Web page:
IT Security Blog

How we get notified of an account breach – 11/23/18



Not every hacker makes their money by breaking into  accounts and stealing funds or ransoming your data. Some hackers are content to simply  break into servers and steal usernames. passwords and other personal information that they then sell on the dark web.  It is quite a niche business.

To combat this evil, an enterprising fellow name Troy Hunt created a tool that scans the dark web looking for stolen data that is for sale.  You  can access this information for free at have i been powned. Simply visit the website and enter your email address. It will tell you if any of your accounts using that email have been breached.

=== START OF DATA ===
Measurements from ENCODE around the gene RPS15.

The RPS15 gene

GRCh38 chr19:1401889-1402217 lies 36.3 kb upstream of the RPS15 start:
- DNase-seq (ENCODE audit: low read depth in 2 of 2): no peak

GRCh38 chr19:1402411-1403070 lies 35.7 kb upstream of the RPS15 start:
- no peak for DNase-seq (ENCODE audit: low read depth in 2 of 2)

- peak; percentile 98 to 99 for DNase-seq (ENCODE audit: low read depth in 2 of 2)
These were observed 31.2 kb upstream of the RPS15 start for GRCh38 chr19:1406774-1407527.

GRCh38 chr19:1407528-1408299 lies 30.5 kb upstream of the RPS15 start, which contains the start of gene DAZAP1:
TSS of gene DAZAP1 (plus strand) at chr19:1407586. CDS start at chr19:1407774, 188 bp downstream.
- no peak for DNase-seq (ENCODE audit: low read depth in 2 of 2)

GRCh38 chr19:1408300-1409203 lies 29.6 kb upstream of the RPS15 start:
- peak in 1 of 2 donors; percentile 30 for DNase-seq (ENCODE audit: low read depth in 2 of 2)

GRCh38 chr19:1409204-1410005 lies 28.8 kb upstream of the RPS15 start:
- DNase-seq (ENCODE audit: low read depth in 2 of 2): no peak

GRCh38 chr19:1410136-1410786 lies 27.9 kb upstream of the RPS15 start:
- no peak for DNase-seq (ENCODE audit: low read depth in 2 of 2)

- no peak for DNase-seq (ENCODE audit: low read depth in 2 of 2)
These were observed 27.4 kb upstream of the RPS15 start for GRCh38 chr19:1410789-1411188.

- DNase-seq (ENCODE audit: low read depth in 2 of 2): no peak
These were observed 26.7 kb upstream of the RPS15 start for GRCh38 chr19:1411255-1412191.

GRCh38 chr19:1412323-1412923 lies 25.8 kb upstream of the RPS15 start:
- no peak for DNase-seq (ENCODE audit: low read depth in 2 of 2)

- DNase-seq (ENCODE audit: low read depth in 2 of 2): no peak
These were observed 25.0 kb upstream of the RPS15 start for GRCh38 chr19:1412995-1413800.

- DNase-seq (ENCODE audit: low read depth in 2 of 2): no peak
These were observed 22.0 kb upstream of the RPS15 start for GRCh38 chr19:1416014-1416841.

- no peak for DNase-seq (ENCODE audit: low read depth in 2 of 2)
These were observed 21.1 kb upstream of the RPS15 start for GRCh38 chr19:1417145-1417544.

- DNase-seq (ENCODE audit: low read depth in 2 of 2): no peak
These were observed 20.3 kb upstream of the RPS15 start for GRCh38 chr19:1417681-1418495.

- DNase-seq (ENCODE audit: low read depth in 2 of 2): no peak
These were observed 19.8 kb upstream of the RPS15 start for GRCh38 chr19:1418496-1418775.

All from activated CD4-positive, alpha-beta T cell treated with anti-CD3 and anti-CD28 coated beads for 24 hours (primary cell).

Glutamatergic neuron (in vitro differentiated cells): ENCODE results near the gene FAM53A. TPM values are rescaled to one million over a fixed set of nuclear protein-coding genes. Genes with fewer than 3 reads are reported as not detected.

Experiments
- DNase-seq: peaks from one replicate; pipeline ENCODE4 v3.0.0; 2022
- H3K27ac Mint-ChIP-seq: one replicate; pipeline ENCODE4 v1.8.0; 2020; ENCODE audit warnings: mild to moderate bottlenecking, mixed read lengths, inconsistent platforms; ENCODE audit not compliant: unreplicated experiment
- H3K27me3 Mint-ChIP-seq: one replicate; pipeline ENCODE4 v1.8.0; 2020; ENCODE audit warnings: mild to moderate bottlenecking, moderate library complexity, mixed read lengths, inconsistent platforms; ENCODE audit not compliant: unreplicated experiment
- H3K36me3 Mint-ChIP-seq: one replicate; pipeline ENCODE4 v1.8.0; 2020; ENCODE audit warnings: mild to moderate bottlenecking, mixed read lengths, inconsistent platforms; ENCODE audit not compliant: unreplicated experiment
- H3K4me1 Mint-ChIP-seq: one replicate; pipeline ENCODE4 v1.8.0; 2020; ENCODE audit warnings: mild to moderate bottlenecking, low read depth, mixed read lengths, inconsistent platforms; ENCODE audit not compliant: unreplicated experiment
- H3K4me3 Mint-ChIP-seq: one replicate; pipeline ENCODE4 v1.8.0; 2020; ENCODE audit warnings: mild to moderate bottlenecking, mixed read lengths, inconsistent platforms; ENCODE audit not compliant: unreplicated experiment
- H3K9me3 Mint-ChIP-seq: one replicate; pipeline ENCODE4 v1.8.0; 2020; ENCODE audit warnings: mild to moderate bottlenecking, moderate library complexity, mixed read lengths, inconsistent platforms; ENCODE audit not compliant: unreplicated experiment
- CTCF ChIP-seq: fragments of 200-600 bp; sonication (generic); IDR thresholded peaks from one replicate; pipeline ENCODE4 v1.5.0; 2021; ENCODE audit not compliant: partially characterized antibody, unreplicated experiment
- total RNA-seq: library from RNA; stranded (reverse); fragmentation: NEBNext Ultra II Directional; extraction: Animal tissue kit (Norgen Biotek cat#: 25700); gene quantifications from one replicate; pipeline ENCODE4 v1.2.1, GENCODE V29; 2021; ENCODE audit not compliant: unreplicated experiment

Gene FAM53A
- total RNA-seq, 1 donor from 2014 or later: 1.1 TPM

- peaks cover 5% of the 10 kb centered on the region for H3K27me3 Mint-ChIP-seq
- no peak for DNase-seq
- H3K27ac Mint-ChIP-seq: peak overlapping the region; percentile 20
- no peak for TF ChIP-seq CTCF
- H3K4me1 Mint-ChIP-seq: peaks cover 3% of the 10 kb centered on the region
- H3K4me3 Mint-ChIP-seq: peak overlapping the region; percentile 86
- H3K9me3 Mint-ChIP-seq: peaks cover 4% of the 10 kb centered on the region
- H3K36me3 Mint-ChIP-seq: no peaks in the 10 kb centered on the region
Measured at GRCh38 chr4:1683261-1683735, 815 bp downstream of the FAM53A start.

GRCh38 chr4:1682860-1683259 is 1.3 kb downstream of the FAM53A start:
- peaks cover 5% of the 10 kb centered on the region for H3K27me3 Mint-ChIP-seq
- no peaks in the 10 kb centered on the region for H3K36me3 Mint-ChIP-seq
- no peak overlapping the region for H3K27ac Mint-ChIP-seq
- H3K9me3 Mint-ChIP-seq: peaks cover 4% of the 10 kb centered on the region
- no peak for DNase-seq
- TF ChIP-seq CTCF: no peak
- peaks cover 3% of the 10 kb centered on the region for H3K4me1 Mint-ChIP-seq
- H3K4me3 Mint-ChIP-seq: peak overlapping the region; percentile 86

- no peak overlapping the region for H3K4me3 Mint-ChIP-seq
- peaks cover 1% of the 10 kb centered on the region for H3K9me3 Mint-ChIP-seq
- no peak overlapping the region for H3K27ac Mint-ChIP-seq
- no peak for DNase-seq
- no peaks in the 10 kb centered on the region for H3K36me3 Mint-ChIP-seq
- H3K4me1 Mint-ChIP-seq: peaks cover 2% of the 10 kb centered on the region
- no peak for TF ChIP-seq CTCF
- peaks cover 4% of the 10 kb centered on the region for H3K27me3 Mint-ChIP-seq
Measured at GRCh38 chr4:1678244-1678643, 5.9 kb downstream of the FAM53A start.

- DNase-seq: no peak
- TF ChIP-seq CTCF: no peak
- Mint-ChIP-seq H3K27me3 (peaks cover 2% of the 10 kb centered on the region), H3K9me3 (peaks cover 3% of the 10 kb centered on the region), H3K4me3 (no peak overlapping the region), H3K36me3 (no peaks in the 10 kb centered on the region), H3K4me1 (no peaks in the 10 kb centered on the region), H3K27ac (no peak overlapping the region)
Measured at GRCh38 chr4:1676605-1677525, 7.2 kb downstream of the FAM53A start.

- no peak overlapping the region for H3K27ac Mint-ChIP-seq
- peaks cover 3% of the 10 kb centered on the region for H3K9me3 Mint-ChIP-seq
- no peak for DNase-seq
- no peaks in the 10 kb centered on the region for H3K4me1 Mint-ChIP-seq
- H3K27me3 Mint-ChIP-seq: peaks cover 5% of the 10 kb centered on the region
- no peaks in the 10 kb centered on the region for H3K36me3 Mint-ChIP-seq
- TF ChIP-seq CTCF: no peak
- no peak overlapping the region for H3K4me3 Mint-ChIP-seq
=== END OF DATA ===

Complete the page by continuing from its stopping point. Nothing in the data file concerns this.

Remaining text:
This gives you the opportunity to change your password and username or delete the account.   This is an easy process if you don’t reuse passwords. It is a huge headache if you do.  What’s even cooler,  you can subscribe to an alert service so they will automatically notify you when there is a new  account breach.  This is so awesome, Mount Royal even subscribes.

We get notified when anyone with an email is involved in a breach.  We also get told which account was breached.  We are aware that password reuse still happens. By being notified of breaches we can make sure our users change their passwords so hackers cannot use their accounts to gain access to the network.

So if you are using your account to sign up for the adult furry website High Tail Hall, we will know about it. To make matters worse, we have to contact you to let you know about the breach.  It gets awkward for everyone.

This is a friendly reminder, only use your email account for business. IT Services thanks you.


Scammers sending emails that look like they came from your account – 10/24/18